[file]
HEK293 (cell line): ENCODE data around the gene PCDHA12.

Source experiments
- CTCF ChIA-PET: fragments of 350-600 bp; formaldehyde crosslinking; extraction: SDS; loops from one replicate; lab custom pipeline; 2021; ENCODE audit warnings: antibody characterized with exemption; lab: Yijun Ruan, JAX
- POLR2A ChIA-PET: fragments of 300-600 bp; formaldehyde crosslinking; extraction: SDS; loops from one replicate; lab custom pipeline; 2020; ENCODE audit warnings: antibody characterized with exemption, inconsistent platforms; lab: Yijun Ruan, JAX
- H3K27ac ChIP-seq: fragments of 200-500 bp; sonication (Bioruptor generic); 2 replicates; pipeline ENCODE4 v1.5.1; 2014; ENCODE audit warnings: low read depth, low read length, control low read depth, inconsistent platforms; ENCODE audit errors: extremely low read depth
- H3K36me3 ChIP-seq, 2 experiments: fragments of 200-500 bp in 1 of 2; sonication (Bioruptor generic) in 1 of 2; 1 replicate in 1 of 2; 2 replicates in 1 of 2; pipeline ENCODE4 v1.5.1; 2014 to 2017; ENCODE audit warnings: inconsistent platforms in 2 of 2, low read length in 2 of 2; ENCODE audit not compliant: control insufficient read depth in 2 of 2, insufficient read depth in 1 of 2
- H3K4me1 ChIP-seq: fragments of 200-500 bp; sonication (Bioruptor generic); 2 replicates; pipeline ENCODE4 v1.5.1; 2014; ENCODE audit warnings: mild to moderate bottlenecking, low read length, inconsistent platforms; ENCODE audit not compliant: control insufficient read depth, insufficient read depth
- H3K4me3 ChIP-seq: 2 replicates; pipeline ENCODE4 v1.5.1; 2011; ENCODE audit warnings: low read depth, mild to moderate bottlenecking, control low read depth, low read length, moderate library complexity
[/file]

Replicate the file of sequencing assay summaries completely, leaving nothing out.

HEK293 (cell line): ENCODE data around the gene PCDHA12.

Source experiments
- CTCF ChIA-PET: fragments of 350-600 bp; formaldehyde crosslinking; extraction: SDS; loops from one replicate; lab custom pipeline; 2021; ENCODE audit warnings: antibody characterized with exemption; lab: Yijun Ruan, JAX
- POLR2A ChIA-PET: fragments of 300-600 bp; formaldehyde crosslinking; extraction: SDS; loops from one replicate; lab custom pipeline; 2020; ENCODE audit warnings: antibody characterized with exemption, inconsistent platforms; lab: Yijun Ruan, JAX
- H3K27ac ChIP-seq: fragments of 200-500 bp; sonication (Bioruptor generic); 2 replicates; pipeline ENCODE4 v1.5.1; 2014; ENCODE audit warnings: low read depth, low read length, control low read depth, inconsistent platforms; ENCODE audit errors: extremely low read depth
- H3K36me3 ChIP-seq, 2 experiments: fragments of 200-500 bp in 1 of 2; sonication (Bioruptor generic) in 1 of 2; 1 replicate in 1 of 2; 2 replicates in 1 of 2; pipeline ENCODE4 v1.5.1; 2014 to 2017; ENCODE audit warnings: inconsistent platforms in 2 of 2, low read length in 2 of 2; ENCODE audit not compliant: control insufficient read depth in 2 of 2, insufficient read depth in 1 of 2
- H3K4me1 ChIP-seq: fragments of 200-500 bp; sonication (Bioruptor generic); 2 replicates; pipeline ENCODE4 v1.5.1; 2014; ENCODE audit warnings: mild to moderate bottlenecking, low read length, inconsistent platforms; ENCODE audit not compliant: control insufficient read depth, insufficient read depth
- H3K4me3 ChIP-seq: 2 replicates; pipeline ENCODE4 v1.5.1; 2011; ENCODE audit warnings: low read depth, mild to moderate bottlenecking, control low read depth, low read length, moderate library complexity